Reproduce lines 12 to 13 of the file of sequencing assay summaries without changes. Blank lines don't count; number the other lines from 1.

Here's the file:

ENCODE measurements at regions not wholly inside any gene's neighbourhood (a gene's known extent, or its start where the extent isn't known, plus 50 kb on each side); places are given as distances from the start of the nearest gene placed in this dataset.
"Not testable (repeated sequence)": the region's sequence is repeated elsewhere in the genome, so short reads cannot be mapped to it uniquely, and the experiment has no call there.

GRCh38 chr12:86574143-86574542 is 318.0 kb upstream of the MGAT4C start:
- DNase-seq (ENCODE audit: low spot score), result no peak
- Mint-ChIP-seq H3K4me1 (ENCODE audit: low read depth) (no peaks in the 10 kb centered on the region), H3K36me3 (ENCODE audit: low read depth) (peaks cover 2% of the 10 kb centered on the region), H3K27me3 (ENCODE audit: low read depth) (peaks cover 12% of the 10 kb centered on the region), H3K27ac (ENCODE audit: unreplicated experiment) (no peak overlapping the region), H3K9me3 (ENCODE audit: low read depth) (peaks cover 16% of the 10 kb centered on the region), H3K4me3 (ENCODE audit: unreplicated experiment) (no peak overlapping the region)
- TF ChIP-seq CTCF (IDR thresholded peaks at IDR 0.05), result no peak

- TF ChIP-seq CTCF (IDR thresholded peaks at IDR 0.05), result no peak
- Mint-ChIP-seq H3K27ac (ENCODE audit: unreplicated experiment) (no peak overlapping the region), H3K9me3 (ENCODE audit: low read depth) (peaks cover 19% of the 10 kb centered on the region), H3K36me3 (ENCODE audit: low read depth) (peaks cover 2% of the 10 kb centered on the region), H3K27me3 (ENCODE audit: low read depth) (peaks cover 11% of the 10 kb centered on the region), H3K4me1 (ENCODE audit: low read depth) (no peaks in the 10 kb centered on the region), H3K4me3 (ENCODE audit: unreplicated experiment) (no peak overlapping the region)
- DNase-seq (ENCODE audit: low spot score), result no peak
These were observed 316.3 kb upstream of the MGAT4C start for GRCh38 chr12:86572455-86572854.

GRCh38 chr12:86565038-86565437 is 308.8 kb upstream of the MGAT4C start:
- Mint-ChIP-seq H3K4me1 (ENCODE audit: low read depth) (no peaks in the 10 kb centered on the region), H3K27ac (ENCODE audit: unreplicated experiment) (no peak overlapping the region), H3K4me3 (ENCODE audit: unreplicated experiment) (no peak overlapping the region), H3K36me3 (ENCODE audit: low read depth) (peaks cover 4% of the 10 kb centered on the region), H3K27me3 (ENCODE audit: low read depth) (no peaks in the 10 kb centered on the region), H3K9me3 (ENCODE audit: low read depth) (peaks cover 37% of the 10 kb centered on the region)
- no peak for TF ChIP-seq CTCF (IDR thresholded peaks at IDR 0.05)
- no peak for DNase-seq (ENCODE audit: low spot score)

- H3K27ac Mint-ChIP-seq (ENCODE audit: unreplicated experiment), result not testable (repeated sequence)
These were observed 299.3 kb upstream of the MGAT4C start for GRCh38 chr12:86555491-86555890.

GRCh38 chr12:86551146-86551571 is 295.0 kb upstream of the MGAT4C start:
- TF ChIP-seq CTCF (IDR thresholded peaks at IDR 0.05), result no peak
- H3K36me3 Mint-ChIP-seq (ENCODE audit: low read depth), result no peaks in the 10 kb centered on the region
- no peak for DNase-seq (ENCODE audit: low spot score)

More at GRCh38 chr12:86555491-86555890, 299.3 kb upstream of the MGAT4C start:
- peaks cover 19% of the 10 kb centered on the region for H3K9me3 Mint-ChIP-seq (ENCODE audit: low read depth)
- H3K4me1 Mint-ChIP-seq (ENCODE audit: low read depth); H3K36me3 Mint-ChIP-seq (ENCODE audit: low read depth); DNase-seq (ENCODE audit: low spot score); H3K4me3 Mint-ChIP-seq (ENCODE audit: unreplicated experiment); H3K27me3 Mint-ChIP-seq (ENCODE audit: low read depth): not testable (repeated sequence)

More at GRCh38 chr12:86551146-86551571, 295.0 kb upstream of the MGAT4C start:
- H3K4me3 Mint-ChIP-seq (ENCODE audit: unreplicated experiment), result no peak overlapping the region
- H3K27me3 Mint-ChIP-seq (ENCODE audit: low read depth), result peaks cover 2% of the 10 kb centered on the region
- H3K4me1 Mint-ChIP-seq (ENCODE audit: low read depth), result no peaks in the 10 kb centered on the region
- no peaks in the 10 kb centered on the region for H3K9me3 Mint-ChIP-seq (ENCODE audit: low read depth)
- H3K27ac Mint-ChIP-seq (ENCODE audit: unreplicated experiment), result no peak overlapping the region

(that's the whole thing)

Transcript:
- Mint-ChIP-seq H3K4me1 (ENCODE audit: low read depth) (no peaks in the 10 kb centered on the region), H3K27ac (ENCODE audit: unreplicated experiment) (no peak overlapping the region), H3K4me3 (ENCODE audit: unreplicated experiment) (no peak overlapping the region), H3K36me3 (ENCODE audit: low read depth) (peaks cover 4% of the 10 kb centered on the region), H3K27me3 (ENCODE audit: low read depth) (no peaks in the 10 kb centered on the region), H3K9me3 (ENCODE audit: low read depth) (peaks cover 37% of the 10 kb centered on the region)
- no peak for TF ChIP-seq CTCF (IDR thresholded peaks at IDR 0.05)